So, how can I look back and say that 2011 wasn't just a broken year, but an open year? 

Well, I guess that is the beauty of life, the power of the human spirit, the resilience we all have within us. That's easy to say. How do you do it? I think it's different for everyone. I used to hate sayings like "everything happens for a reason," or "what doesn't kill you makes you stronger." On the other hand, I grimace as I admit that there is some truth there.

I knew for myself that I had to have a full year of grief. Although there were 5 deaths I am referring to, I told myself I got a year for the people who were murdered. (Only one more death happened after that.) On the days I could barely breathe for the pain, I told myself that it was okay. Feel it. Mourn it. Grieve it. You've got a year, I said to myself. And honestly, not to add another cheesy saying to the pile, but I told myself that the only way out of this was to get through it. "Yea, though I walk THROUGH the valley of death, I will fear no evil..." (Psalm 23)

Anyone's death, especially the death of wonderful people via a senseless murder brings priorities and perspective to life. It's easy to see what really matters and what really doesn't when you're reminded of life and death. It's easy to see that daily struggles and difficulties pale in comparison to the thought of your friend's last moments on earth being ones of terror and pain. I don't want to diminish the importance of the daily stuff of life. That's where most of us live, most of the time. But, I have to say that it made me more patient, kinder, and more empathetic to have a powerful reminder of life and death CONSTANTLY a thought away. It made me more present. Life really is a vapor. And, the daily, small things matter. I don't want to be detached from life, but it made me detach more quickly from the stupid stuff that can bog you down.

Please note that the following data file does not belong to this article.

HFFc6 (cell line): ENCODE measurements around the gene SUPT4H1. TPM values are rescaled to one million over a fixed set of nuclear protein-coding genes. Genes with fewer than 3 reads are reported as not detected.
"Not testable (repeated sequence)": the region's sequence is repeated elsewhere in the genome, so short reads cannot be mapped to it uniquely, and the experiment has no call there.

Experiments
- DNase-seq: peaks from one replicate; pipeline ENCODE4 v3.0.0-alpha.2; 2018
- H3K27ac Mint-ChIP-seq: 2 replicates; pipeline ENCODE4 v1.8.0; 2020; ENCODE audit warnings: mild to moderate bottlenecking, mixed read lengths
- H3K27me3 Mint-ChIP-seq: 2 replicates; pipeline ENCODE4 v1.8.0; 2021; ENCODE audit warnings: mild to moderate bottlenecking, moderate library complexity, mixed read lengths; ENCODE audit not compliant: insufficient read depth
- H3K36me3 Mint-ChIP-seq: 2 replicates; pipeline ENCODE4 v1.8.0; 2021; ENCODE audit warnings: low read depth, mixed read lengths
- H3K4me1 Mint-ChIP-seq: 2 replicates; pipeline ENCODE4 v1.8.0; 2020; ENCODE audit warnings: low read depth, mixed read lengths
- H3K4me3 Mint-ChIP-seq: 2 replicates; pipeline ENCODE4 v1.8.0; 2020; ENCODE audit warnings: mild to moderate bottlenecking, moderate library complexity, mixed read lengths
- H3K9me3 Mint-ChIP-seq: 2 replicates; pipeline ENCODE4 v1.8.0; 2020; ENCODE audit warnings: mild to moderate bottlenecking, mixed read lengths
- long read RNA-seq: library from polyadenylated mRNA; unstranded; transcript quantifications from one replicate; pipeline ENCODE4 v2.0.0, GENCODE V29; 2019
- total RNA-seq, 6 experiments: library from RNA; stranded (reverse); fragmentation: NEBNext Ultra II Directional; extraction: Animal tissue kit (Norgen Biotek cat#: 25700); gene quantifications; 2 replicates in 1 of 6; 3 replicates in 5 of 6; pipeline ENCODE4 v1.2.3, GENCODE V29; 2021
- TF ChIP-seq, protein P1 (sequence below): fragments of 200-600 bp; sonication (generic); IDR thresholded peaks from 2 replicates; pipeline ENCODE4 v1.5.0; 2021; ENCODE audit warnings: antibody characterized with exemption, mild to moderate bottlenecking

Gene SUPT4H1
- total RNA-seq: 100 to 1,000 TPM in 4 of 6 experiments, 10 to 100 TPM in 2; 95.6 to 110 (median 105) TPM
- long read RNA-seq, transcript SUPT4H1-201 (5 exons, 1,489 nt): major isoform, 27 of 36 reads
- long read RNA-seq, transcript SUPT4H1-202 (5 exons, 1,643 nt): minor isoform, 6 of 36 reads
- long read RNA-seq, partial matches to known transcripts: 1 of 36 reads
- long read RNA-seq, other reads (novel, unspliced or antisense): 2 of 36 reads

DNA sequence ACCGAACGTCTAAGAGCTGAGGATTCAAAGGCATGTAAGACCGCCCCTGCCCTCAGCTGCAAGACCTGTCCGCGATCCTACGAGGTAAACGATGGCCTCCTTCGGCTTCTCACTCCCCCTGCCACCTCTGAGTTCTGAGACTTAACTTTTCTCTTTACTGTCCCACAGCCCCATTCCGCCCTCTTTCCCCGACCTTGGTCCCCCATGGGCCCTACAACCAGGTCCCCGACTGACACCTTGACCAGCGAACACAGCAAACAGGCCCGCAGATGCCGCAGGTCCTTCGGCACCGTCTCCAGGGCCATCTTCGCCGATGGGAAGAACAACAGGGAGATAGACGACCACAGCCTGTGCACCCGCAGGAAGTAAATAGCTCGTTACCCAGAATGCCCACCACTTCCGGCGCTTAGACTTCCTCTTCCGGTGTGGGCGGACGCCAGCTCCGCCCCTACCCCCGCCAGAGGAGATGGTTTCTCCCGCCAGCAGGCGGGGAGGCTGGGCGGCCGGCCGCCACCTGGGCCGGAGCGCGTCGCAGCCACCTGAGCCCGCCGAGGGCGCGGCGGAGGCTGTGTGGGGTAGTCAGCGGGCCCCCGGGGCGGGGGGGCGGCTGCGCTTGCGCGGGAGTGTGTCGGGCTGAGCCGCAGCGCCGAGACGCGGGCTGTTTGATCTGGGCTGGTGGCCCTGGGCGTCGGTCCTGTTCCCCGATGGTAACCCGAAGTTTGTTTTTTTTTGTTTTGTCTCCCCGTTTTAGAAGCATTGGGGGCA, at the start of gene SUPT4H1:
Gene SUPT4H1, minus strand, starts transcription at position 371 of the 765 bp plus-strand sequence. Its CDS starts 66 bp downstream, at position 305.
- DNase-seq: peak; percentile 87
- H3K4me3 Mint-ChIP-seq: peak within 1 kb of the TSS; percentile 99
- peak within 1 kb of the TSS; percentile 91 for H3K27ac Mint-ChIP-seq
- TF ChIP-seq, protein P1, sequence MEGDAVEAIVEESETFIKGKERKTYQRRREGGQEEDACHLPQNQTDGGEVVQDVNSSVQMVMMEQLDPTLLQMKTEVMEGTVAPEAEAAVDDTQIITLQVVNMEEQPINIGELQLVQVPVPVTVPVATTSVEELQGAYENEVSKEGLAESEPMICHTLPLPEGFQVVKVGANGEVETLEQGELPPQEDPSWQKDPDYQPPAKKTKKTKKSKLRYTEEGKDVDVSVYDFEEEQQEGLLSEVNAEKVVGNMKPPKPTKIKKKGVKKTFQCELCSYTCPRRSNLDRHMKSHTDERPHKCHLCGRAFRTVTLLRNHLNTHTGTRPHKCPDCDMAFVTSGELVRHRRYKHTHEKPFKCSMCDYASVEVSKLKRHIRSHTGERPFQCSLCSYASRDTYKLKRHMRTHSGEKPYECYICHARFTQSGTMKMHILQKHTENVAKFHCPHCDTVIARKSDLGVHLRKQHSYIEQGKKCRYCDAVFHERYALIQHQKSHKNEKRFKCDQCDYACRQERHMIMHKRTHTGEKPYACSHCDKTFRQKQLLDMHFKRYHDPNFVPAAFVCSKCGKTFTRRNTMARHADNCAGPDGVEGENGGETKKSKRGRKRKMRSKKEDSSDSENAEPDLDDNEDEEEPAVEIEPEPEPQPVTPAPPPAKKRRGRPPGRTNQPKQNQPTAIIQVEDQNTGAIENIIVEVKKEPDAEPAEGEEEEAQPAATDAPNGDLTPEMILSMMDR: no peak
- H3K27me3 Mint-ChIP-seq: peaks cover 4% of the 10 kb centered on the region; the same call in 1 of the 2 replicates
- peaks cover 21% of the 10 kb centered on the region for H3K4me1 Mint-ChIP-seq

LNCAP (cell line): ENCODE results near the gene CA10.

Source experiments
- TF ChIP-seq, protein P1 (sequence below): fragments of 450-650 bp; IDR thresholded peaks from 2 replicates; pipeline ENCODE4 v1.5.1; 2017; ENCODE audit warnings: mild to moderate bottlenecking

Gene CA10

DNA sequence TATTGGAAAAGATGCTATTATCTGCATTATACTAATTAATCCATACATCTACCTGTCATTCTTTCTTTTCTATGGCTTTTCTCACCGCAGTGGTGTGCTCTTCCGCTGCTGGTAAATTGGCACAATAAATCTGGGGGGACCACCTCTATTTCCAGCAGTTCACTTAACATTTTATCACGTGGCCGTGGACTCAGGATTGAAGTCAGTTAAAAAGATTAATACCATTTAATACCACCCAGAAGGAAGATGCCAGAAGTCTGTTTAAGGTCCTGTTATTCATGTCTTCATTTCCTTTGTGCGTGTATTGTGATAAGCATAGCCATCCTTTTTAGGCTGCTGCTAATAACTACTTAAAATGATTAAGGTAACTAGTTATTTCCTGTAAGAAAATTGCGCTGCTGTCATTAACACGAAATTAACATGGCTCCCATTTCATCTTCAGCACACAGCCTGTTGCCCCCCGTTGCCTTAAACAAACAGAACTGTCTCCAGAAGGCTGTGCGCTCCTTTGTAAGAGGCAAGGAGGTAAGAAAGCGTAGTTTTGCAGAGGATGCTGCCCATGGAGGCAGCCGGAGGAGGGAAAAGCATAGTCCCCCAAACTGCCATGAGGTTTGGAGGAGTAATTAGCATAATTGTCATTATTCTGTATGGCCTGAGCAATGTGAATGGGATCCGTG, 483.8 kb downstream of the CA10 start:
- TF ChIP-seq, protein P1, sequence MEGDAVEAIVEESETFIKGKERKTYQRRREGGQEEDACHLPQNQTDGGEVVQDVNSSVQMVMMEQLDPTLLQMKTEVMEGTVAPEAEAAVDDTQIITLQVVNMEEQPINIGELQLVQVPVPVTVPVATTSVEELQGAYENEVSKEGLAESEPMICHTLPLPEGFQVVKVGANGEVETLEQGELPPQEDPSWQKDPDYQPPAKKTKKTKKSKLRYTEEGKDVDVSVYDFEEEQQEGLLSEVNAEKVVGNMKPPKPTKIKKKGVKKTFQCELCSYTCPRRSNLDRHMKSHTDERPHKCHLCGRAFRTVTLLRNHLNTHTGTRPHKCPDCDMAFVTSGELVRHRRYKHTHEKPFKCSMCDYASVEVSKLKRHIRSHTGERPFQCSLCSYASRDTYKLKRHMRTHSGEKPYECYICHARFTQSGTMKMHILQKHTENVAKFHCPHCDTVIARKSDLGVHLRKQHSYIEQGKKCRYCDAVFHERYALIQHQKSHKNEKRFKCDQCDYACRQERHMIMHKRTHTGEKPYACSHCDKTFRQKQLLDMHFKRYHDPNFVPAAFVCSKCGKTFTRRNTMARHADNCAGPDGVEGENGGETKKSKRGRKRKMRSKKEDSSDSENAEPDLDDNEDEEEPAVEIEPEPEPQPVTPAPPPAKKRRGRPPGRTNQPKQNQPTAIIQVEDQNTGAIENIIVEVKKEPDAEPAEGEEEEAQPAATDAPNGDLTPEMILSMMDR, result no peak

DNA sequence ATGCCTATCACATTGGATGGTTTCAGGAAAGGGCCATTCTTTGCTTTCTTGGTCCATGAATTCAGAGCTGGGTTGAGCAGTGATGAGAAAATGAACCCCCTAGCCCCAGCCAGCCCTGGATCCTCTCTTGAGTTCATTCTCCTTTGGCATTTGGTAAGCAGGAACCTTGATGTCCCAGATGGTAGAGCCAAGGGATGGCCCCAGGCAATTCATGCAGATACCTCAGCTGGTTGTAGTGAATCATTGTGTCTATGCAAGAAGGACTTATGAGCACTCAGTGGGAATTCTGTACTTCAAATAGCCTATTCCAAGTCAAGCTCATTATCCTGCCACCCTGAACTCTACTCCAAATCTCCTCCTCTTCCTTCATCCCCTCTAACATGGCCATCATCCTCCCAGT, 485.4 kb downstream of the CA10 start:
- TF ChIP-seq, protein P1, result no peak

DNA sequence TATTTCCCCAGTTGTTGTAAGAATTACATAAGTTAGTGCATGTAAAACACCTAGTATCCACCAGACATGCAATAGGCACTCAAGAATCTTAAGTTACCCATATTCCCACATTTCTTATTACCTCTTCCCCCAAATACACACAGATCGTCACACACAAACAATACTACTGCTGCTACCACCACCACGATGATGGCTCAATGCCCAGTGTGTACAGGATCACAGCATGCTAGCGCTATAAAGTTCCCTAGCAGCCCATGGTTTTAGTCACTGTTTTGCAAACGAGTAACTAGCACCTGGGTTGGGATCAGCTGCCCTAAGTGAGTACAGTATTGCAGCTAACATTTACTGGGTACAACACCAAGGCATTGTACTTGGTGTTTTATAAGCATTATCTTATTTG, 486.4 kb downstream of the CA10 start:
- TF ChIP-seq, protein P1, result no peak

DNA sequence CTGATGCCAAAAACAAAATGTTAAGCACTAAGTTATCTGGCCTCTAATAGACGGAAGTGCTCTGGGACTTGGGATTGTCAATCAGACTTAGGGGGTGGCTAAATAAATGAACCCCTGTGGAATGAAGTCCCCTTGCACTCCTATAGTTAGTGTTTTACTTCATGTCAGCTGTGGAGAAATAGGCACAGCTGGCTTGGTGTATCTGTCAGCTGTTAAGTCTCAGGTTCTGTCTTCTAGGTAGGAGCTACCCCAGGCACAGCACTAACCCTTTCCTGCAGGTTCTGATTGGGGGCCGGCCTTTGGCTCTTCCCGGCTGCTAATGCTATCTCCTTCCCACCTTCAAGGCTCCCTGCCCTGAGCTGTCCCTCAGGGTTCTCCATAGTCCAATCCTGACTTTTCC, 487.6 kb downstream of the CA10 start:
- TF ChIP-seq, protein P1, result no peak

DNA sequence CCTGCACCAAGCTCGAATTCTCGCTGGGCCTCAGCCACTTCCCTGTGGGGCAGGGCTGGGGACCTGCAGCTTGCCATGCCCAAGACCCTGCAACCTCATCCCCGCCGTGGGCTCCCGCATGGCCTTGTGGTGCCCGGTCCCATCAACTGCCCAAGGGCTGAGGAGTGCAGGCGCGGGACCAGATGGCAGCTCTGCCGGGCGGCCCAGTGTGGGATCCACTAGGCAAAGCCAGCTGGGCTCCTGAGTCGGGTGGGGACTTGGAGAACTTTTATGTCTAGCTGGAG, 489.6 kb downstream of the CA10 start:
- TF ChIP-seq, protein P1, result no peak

Having said that, I also had to move beyond the grief. And it is possible to grieve and move beyond it and learn from it all at once. This is not a science. I felt all stages of grief almost simultaneously at moments. But, in order to heal, especially from the fear I felt after the murders, I had to rephrase my story. I had to reframe my thoughts. I had to see it differently, or else I was re-traumatizing myself every time I thought of the murders, which was (and is) daily. Multiple times per day. You see, the home my friends lived in was much like mine in its layout. I mean, the only difference was a wall I have in my living room (making it 2 spaces), whereas they had one big living room. And, although their perpetrator was caught, I still carried fear after their murders. I imagined their bodies in my hallway and my kitchen because they were found in their hallway and their kitchen. In a house with a layout SO similar to mine. I know that sounds silly. But it's where my mind went. I decided that I could not just remember how they died. I had to remember how they lived. Isn't it wonderful that I knew such people during my lifetime? What could I learn from who they were? Isn't it wonderful that they were so humble, so loving, so giving? How could I be more humble, loving, and giving? Isn't it wonderful that the last words that I exchanged with this woman were literally "peace be with you." What a gift. I remember thinking how peaceful she was and how I appreciated her spirit as we exchanged the sign of peace that night. Isn't it wonderful that she had the name of a flower, and I happen to have over 13 types of that flower in my backyard? I prune the roses and think of her. As a simple dedication. As a reminder of beauty. As a tribute to her beautiful life. Isn't it wonderful that I had one of those visitation dreams after she left us? It was very simple. She was sitting, almost floating. She was wearing her favorite color (pink), and the simple smile she had. She was happy, at peace, whole. It helped me move on. It helped me not define her by her death. Yes, the murder really happened. But, I can focus on who she was to me. And that brings me much more peace. She was such a giving person. And I feel like she spent her first few hours in the afterlife visiting people in dreams to release them from the nightmare of her passing. It really helped me.

No comments:

Post a Comment

Share your thoughts! I'd love to discuss life with you.